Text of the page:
Recently, the Masyarakat Film Indonesia (Indonesian Film Society)—a Jakarta-based working group that consists of film workers and cultural activists works for the betterment of the condition of Indonesian film—requested a review of the Film Acts of 1992. One of their recommendations was the closure of the Lembaga Sensor Film (Film Censorship Board). As filmmakers, they considered the Censor Board to be repression of the flow of cultural product. However, their courageous effort to review the Film Act lacked strong support from both film communities and new cultural communities formed by the alternative spaces movement. This reflects the sad truth that, even among the film communities themselves, there is no solid view regarding the life of cultural products—in this case, a film—and their relationship with the state, which remains strong, and with other aspects of society.
This suggests that the impact of alternative spaces and communities is limited. For example, the movement to look at the audio-visual medium in new ways—the use of a film as a medium to open new awareness as shown by youth organizations, the popularity of “low-budget and strong message film” among youth film-makers, and the new spaces for new discourses on film as shown by new film spaces and publications and—has failed to bring its existence to a broader scale, and to transform its spirit into new critical voices. The alternative spaces and communities are not united or powerful enough. As a united body, they have failed to recognize a creeping back of “New Order style” cultural repression to mute the voice of cultural products considered dangerous. Perhaps this is the dilemma of being “alternative”. Alternative spaces get freedom, and can express it, but cannot collectively see the threats to that freedom.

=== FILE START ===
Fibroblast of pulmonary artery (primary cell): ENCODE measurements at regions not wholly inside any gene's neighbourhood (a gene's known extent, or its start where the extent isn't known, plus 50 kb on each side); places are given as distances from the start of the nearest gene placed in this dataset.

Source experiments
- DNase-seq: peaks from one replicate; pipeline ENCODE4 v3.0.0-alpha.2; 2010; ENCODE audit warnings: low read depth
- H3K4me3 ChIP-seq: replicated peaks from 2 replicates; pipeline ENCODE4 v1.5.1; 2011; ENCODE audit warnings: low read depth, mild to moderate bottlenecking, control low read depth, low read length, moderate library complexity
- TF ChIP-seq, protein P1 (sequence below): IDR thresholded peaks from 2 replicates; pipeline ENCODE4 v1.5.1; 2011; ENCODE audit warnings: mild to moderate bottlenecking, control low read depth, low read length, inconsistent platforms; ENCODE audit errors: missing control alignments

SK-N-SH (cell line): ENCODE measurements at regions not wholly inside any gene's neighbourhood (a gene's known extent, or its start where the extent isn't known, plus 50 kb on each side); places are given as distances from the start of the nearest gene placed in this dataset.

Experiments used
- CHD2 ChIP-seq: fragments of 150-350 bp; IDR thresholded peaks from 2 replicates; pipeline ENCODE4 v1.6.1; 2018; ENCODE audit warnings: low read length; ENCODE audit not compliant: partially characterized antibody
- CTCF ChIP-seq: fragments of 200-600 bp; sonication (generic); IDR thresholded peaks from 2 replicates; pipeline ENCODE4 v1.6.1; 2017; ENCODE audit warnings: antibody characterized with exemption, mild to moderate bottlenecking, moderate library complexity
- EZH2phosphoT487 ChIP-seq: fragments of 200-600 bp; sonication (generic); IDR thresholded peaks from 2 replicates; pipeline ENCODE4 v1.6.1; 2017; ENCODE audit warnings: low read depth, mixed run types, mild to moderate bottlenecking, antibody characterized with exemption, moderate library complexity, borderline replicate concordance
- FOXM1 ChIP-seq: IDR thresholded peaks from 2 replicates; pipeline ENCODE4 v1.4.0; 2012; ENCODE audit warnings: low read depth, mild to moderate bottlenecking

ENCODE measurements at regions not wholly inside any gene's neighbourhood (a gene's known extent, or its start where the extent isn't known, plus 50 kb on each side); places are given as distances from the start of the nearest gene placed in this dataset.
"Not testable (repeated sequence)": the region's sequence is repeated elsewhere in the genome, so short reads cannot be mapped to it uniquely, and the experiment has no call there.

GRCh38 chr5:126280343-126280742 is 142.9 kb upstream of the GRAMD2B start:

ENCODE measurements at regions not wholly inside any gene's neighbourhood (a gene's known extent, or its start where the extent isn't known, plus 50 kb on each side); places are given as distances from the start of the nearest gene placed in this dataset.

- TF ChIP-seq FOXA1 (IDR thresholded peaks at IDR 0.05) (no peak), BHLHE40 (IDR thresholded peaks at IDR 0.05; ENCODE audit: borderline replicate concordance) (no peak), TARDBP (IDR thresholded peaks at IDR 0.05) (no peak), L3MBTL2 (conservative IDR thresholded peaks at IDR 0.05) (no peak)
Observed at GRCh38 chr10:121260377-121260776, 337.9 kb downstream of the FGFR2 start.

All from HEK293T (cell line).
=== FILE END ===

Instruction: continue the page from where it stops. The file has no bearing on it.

Despite the fact that I acknowledge the great potential of alternative spaces, I will end this essay with a pessimistic note: that the alternative space movement is still at the level of exploration of new arts and culture discourses, and the freedom of consumption. However, in the flow of freedom, these new spaces are floating to destinations that they have not yet clearly formulated.